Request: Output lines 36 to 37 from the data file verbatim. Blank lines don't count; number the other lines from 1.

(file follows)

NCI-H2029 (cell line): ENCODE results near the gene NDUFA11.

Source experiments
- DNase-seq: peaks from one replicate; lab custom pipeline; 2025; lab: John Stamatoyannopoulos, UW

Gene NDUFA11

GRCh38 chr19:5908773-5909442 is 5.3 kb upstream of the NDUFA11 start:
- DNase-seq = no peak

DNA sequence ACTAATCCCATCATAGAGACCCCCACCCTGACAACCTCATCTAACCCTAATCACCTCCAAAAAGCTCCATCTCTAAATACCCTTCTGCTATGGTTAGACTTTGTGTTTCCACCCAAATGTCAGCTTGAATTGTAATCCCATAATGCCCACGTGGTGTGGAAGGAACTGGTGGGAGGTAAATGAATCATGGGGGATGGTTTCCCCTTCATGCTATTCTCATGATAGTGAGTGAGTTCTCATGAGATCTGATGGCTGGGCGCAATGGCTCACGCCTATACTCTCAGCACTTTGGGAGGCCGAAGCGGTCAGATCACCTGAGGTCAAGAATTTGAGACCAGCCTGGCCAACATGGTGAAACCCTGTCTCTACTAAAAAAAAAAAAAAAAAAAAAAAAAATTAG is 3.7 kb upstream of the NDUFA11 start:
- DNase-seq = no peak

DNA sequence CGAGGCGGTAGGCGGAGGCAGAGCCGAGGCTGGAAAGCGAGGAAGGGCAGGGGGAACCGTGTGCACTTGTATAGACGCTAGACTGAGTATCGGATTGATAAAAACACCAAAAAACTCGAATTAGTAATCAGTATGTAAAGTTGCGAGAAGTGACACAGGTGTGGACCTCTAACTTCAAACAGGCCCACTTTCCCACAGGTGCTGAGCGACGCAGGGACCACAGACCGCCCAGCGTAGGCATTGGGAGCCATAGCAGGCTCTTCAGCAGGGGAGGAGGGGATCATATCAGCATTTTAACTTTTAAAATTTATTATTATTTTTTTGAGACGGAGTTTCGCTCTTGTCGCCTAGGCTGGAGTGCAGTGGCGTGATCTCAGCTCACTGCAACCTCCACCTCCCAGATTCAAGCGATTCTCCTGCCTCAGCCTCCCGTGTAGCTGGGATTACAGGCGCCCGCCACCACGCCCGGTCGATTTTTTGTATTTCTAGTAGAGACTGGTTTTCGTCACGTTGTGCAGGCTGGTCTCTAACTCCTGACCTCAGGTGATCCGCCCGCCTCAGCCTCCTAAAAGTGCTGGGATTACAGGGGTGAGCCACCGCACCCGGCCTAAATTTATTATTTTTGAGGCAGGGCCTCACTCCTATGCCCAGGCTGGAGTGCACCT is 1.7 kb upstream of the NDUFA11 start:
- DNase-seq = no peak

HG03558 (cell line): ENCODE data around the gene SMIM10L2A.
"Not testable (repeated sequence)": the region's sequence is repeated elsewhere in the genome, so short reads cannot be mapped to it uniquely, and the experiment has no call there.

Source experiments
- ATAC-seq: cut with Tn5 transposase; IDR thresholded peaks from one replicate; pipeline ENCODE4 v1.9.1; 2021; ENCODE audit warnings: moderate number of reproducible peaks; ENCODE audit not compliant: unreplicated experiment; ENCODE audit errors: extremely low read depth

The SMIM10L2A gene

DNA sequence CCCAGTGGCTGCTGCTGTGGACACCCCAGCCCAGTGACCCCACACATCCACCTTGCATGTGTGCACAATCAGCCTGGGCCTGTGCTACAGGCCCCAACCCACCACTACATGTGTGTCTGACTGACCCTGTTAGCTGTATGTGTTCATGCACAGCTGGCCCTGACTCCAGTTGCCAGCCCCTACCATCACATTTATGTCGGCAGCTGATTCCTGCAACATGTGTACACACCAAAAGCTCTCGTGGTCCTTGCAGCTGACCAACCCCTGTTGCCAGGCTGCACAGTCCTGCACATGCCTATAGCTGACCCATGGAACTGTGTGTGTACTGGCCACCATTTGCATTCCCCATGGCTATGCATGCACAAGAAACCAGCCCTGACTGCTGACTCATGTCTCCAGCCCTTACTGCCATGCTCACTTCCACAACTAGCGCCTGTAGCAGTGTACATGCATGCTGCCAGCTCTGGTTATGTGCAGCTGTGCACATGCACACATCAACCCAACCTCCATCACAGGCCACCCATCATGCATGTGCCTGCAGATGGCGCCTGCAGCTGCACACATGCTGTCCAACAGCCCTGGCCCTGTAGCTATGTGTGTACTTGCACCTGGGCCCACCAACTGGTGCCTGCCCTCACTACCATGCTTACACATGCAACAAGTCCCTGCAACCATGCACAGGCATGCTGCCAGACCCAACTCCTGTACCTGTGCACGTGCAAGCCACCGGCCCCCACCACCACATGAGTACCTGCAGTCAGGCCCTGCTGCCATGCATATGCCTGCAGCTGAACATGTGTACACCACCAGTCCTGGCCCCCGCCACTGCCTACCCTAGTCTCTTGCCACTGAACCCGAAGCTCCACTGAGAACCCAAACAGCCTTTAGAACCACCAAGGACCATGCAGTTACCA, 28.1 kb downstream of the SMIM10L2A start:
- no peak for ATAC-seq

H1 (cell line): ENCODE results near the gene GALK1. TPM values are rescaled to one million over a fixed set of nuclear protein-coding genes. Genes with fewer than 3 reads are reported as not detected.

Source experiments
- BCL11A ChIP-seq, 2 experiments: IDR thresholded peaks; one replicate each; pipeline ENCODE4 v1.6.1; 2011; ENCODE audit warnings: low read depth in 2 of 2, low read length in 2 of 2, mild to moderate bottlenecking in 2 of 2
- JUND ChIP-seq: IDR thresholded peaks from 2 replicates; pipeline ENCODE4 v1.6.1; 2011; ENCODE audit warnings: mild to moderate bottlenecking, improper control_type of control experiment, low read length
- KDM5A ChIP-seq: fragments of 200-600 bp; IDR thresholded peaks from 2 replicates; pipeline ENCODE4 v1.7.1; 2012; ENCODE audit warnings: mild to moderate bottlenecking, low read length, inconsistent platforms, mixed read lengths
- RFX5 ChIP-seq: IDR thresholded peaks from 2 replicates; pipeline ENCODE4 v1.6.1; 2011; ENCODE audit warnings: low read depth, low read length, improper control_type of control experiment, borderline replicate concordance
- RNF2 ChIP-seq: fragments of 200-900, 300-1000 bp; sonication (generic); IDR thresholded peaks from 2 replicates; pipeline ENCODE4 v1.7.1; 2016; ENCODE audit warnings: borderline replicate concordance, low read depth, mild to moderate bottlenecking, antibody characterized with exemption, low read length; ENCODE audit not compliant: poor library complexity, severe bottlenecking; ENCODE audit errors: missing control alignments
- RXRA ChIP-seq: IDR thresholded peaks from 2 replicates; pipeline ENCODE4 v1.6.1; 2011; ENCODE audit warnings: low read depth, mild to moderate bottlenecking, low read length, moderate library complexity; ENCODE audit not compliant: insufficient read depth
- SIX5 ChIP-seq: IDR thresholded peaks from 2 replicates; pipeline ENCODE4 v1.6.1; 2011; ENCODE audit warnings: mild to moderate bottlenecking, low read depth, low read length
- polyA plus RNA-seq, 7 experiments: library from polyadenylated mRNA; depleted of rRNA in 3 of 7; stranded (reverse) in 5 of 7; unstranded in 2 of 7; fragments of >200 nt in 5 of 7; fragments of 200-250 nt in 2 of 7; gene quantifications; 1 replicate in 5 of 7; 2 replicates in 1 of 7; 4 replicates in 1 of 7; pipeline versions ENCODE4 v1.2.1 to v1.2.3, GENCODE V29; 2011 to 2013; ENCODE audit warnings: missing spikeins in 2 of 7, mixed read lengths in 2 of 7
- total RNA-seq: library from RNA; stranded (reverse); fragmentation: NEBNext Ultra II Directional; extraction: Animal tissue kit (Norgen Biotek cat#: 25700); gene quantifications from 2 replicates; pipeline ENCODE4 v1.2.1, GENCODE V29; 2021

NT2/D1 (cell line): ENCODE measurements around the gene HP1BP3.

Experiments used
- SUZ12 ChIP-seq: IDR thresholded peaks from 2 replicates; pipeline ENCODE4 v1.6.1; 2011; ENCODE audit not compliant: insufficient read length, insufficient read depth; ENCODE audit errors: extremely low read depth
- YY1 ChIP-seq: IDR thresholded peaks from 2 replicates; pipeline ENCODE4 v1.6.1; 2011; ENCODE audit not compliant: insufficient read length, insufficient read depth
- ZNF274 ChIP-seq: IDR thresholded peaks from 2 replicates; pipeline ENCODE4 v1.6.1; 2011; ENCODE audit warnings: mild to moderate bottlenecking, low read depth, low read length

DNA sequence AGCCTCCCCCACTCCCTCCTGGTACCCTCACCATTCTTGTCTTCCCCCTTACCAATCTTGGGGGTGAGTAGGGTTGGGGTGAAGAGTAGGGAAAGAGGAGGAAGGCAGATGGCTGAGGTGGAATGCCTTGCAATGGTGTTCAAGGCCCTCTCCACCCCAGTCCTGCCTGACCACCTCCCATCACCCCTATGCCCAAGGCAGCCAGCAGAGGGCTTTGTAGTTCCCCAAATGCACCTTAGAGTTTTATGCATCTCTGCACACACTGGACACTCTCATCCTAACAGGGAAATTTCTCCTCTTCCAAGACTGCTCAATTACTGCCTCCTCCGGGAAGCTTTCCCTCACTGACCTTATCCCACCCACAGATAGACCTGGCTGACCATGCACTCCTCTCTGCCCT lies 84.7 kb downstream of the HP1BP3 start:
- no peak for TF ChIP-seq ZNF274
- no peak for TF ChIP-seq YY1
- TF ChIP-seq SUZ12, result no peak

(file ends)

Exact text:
- no peak for TF ChIP-seq YY1
- TF ChIP-seq SUZ12, result no peak